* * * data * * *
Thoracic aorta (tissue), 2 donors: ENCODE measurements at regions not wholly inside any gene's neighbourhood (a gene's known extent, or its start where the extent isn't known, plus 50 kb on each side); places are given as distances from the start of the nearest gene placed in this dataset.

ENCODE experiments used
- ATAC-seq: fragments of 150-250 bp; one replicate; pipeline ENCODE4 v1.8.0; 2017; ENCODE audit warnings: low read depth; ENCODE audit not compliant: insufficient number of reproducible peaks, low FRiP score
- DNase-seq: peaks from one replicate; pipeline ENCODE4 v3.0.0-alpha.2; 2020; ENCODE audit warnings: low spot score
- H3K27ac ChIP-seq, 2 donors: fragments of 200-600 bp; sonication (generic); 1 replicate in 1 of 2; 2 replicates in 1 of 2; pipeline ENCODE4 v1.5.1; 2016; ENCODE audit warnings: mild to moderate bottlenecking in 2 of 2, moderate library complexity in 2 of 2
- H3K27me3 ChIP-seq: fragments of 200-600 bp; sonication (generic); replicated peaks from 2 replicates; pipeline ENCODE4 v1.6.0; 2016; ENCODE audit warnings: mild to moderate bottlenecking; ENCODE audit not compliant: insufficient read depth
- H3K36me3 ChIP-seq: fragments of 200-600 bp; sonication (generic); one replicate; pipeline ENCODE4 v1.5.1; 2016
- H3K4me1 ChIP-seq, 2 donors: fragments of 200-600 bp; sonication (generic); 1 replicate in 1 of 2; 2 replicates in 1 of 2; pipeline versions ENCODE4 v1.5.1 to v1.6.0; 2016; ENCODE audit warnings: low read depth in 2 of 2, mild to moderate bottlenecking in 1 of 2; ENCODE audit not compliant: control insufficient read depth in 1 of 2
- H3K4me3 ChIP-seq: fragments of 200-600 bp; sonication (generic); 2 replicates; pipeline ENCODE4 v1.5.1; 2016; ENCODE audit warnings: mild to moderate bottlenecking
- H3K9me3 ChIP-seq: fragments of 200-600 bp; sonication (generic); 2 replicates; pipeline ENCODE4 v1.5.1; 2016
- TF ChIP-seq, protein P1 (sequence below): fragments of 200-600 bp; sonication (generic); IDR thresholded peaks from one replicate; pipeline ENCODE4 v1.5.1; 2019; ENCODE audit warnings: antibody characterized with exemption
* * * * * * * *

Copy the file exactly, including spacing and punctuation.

Thoracic aorta (tissue), 2 donors: ENCODE measurements at regions not wholly inside any gene's neighbourhood (a gene's known extent, or its start where the extent isn't known, plus 50 kb on each side); places are given as distances from the start of the nearest gene placed in this dataset.

ENCODE experiments used
- ATAC-seq: fragments of 150-250 bp; one replicate; pipeline ENCODE4 v1.8.0; 2017; ENCODE audit warnings: low read depth; ENCODE audit not compliant: insufficient number of reproducible peaks, low FRiP score
- DNase-seq: peaks from one replicate; pipeline ENCODE4 v3.0.0-alpha.2; 2020; ENCODE audit warnings: low spot score
- H3K27ac ChIP-seq, 2 donors: fragments of 200-600 bp; sonication (generic); 1 replicate in 1 of 2; 2 replicates in 1 of 2; pipeline ENCODE4 v1.5.1; 2016; ENCODE audit warnings: mild to moderate bottlenecking in 2 of 2, moderate library complexity in 2 of 2
- H3K27me3 ChIP-seq: fragments of 200-600 bp; sonication (generic); replicated peaks from 2 replicates; pipeline ENCODE4 v1.6.0; 2016; ENCODE audit warnings: mild to moderate bottlenecking; ENCODE audit not compliant: insufficient read depth
- H3K36me3 ChIP-seq: fragments of 200-600 bp; sonication (generic); one replicate; pipeline ENCODE4 v1.5.1; 2016
- H3K4me1 ChIP-seq, 2 donors: fragments of 200-600 bp; sonication (generic); 1 replicate in 1 of 2; 2 replicates in 1 of 2; pipeline versions ENCODE4 v1.5.1 to v1.6.0; 2016; ENCODE audit warnings: low read depth in 2 of 2, mild to moderate bottlenecking in 1 of 2; ENCODE audit not compliant: control insufficient read depth in 1 of 2
- H3K4me3 ChIP-seq: fragments of 200-600 bp; sonication (generic); 2 replicates; pipeline ENCODE4 v1.5.1; 2016; ENCODE audit warnings: mild to moderate bottlenecking
- H3K9me3 ChIP-seq: fragments of 200-600 bp; sonication (generic); 2 replicates; pipeline ENCODE4 v1.5.1; 2016
- TF ChIP-seq, protein P1 (sequence below): fragments of 200-600 bp; sonication (generic); IDR thresholded peaks from one replicate; pipeline ENCODE4 v1.5.1; 2019; ENCODE audit warnings: antibody characterized with exemption